What is your least favorite thing about being a mom? I’ve spent the better part of the last 8 years either trying to get somebody to sleep, hoping they’ll stay asleep, or trying to orchestrate an impossibly narrow window of time for a proper nap. Sleep struggles are the worst.
Motherhood is full of surprises, what is one thing that has surprised you the most about being a mom? Before I had kids I imagined (and read up on) mostly the pregnancy and baby years. I honestly didn’t think much past them. Now that my kids are moving into school-age phases I realize how many more challenges and opportunities are ahead of us. I guess you could say I was surprised by the complexity of it all, the denseness of the experience, and the fact that our kids continue to need us just as much as they get older, just in different ways.
Do you have a career? I’ve been a writer my whole life. I worked for years in corporate communications, doing internal and external messaging for executives, ghostwriting articles, and creating educational materials for the sales and healthcare industries. After my second child was born I decide to stay home full-time, but it didn’t take long before I started writing again - this time about motherhood. Since 2010 I’ve worked as a freelance writer, editor and social media manager. I’ve worked as Managing Editor at two different parenting and lifestyle websites, and my articles have appeared in The Washington Post, Huffington Post, Scary Mommy, Mamalode, and others. Most recently I’ve transitioned into podcasting, which is a really exciting area of digital communications right now (thank you, Serial! ;)). I’m a producer/editor and social media manager for a small podcast network called Life, Listened, and I co-host a podcast called The Mom Hour. While this sounds like a lot, I’ve been able to adjust work to my schedule and stage of life; I work about 10-15 hours a week right now (that has varied over the last six years) and I get it done mostly at nap time and on the weekends.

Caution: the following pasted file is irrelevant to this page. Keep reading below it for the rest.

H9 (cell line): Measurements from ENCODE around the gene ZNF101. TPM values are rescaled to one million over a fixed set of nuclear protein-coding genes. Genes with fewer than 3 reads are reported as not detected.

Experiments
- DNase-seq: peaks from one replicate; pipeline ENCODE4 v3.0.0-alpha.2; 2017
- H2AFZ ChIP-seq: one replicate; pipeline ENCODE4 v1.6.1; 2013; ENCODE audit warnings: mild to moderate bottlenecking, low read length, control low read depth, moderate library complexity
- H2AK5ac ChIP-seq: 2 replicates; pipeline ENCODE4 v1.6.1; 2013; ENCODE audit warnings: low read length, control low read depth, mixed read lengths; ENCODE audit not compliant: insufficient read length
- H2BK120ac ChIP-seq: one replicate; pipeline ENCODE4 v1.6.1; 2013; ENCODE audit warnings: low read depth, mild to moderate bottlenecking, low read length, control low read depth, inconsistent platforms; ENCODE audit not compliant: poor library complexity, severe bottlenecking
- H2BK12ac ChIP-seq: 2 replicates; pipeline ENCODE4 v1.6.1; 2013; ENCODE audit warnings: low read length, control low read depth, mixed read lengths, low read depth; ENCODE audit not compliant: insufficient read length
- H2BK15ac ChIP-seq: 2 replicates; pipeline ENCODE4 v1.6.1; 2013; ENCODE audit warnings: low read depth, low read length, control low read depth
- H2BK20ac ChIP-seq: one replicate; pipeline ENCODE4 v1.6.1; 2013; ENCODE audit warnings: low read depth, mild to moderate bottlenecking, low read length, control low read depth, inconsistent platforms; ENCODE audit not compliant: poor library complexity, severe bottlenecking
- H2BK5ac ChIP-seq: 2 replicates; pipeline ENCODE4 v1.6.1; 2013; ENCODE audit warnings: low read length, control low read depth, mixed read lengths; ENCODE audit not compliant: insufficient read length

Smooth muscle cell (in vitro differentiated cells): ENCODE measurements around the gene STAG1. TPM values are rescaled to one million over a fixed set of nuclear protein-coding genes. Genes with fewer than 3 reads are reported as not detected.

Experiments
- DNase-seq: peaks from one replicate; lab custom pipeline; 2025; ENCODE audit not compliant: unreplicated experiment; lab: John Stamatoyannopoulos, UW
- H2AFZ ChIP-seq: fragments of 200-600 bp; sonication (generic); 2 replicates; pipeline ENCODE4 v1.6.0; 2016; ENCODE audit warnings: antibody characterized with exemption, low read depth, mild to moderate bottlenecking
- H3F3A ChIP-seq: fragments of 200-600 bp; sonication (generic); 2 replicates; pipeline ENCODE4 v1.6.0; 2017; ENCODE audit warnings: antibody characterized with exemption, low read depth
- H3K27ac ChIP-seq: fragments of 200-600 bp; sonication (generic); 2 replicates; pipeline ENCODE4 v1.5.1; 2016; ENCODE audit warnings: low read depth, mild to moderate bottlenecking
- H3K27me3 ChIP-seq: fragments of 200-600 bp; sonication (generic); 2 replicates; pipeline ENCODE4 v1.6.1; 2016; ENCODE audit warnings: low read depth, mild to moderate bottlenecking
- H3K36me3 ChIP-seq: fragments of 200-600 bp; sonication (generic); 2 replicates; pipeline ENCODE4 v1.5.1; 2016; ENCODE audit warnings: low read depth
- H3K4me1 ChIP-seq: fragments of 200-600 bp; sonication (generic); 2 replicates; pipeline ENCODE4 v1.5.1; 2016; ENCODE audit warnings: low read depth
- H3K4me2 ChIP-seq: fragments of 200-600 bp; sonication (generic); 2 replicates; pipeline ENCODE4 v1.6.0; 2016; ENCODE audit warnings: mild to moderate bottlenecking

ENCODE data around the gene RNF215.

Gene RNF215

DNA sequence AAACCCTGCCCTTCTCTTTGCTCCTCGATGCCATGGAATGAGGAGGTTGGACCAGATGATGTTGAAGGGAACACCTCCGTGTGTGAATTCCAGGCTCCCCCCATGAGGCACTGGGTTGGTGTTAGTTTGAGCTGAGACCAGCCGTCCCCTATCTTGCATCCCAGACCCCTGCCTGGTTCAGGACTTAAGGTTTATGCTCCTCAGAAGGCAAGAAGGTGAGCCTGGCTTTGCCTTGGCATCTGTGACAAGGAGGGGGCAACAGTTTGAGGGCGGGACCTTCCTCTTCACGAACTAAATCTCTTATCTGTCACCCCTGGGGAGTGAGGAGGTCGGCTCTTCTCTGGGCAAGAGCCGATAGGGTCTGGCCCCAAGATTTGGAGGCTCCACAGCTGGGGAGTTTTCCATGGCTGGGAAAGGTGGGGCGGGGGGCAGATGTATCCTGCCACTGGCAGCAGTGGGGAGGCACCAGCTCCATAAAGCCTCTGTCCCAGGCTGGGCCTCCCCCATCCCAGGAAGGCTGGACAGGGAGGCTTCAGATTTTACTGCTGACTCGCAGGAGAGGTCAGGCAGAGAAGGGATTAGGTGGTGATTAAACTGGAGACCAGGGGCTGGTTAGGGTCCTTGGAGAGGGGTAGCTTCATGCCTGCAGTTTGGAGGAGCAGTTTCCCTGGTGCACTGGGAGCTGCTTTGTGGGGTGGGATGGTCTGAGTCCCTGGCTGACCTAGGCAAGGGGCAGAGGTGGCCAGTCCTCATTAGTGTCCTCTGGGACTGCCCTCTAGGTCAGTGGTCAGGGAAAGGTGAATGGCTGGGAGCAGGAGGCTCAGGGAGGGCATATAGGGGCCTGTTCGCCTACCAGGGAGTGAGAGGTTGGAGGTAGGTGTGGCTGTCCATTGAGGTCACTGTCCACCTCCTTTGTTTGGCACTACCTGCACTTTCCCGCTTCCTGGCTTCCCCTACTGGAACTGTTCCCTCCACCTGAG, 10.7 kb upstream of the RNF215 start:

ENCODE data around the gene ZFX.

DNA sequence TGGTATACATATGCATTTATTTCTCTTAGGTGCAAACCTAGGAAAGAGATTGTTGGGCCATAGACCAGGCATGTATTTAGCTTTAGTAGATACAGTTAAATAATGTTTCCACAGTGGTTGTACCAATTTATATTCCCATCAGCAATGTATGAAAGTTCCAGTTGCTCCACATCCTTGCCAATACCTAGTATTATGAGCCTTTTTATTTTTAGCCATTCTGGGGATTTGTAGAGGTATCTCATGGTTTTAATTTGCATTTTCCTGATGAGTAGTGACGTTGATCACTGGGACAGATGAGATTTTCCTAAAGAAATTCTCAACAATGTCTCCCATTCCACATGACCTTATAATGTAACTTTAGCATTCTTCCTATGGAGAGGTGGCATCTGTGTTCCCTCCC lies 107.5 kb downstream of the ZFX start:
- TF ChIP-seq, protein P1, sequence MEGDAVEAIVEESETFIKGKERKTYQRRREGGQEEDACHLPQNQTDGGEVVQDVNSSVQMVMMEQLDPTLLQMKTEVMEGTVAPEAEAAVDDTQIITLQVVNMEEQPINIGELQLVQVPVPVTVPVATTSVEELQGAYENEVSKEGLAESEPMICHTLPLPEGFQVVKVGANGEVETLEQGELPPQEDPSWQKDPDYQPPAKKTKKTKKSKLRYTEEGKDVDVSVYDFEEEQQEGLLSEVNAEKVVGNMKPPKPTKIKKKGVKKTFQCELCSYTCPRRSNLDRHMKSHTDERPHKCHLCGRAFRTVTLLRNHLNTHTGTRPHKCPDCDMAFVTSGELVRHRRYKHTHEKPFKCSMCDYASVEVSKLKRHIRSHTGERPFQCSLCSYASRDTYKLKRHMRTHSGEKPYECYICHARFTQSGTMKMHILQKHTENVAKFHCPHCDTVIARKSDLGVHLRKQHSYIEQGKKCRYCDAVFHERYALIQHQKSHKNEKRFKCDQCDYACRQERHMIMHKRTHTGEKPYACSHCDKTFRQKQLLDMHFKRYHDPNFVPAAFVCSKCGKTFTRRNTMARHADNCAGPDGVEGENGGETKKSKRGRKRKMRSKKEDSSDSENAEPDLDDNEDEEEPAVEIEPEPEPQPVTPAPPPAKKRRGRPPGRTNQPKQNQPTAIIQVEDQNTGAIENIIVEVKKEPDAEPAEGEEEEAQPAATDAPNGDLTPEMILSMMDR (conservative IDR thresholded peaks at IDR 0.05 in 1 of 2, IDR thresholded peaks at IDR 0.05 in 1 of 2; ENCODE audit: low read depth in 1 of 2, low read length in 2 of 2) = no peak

If so, any advice you can share on balancing the work/family life? I think it helps to reframe our expectations of balance. Know your own personal tolerance for busy-ness (we don’t do a lot of extracurricular activities and keep minimal social commitments because I personally don’t like feeling super busy; other moms really thrive on activity and an exciting schedule). Cultivate a community that allows you to be imperfect and ask for help. Know that nothing - the job, the kids, the “imbalance” - lasts forever. Go to bed early.
Give us your “inner Yoda” advice. What is that one thing you want to share with other moms? The kids will be OK. We have access to so much information about parenting in this amazing, digital, social-media-driven world; it’s a blessing to have that access, but it creates an assumption that there’s always a better way to do things. The drive to be our best for our kids is wonderful, but sometimes it helps to step back and remember that they’ll be just fine, even if (or, I’d argue, especially if) we phone it in once in a while.